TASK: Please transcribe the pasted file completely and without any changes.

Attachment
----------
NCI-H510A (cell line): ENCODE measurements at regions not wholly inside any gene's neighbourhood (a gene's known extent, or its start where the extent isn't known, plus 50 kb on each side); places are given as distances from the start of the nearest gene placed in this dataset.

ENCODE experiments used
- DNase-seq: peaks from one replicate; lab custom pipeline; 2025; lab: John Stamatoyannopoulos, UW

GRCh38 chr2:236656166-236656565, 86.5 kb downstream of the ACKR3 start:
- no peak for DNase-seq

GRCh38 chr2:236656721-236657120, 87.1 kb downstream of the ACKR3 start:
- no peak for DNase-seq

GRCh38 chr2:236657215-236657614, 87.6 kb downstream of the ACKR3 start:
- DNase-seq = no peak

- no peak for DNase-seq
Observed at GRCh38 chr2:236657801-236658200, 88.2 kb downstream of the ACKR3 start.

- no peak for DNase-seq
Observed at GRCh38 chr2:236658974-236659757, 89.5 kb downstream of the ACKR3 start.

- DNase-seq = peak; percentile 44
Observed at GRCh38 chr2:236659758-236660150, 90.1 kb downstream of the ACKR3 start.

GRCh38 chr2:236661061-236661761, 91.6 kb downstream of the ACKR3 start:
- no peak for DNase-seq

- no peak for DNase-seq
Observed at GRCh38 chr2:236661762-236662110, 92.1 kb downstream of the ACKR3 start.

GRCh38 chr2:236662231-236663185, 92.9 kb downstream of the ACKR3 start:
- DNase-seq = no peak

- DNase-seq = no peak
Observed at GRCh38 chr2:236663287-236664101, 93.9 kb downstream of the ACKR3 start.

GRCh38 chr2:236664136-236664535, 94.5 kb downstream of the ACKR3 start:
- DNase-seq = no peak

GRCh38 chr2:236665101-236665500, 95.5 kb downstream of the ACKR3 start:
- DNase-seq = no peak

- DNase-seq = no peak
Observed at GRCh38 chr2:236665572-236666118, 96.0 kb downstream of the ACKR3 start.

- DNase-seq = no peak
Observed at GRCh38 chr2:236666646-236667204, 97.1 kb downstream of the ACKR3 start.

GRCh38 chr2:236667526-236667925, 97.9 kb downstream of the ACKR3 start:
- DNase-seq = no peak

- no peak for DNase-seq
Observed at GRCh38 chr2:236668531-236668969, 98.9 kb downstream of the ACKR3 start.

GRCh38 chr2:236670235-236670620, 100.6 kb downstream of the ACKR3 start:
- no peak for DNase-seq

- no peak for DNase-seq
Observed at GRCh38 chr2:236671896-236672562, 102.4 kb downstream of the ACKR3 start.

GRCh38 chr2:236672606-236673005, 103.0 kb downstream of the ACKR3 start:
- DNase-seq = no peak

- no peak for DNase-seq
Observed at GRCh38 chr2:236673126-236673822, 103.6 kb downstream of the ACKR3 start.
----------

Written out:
NCI-H510A (cell line): ENCODE measurements at regions not wholly inside any gene's neighbourhood (a gene's known extent, or its start where the extent isn't known, plus 50 kb on each side); places are given as distances from the start of the nearest gene placed in this dataset.

ENCODE experiments used
- DNase-seq: peaks from one replicate; lab custom pipeline; 2025; lab: John Stamatoyannopoulos, UW

GRCh38 chr2:236656166-236656565, 86.5 kb downstream of the ACKR3 start:
- no peak for DNase-seq

GRCh38 chr2:236656721-236657120, 87.1 kb downstream of the ACKR3 start:
- no peak for DNase-seq

GRCh38 chr2:236657215-236657614, 87.6 kb downstream of the ACKR3 start:
- DNase-seq = no peak

- no peak for DNase-seq
Observed at GRCh38 chr2:236657801-236658200, 88.2 kb downstream of the ACKR3 start.

- no peak for DNase-seq
Observed at GRCh38 chr2:236658974-236659757, 89.5 kb downstream of the ACKR3 start.

- DNase-seq = peak; percentile 44
Observed at GRCh38 chr2:236659758-236660150, 90.1 kb downstream of the ACKR3 start.

GRCh38 chr2:236661061-236661761, 91.6 kb downstream of the ACKR3 start:
- no peak for DNase-seq

- no peak for DNase-seq
Observed at GRCh38 chr2:236661762-236662110, 92.1 kb downstream of the ACKR3 start.

GRCh38 chr2:236662231-236663185, 92.9 kb downstream of the ACKR3 start:
- DNase-seq = no peak

- DNase-seq = no peak
Observed at GRCh38 chr2:236663287-236664101, 93.9 kb downstream of the ACKR3 start.

GRCh38 chr2:236664136-236664535, 94.5 kb downstream of the ACKR3 start:
- DNase-seq = no peak

GRCh38 chr2:236665101-236665500, 95.5 kb downstream of the ACKR3 start:
- DNase-seq = no peak

- DNase-seq = no peak
Observed at GRCh38 chr2:236665572-236666118, 96.0 kb downstream of the ACKR3 start.

- DNase-seq = no peak
Observed at GRCh38 chr2:236666646-236667204, 97.1 kb downstream of the ACKR3 start.

GRCh38 chr2:236667526-236667925, 97.9 kb downstream of the ACKR3 start:
- DNase-seq = no peak

- no peak for DNase-seq
Observed at GRCh38 chr2:236668531-236668969, 98.9 kb downstream of the ACKR3 start.

GRCh38 chr2:236670235-236670620, 100.6 kb downstream of the ACKR3 start:
- no peak for DNase-seq

- no peak for DNase-seq
Observed at GRCh38 chr2:236671896-236672562, 102.4 kb downstream of the ACKR3 start.

GRCh38 chr2:236672606-236673005, 103.0 kb downstream of the ACKR3 start:
- DNase-seq = no peak

- no peak for DNase-seq
Observed at GRCh38 chr2:236673126-236673822, 103.6 kb downstream of the ACKR3 start.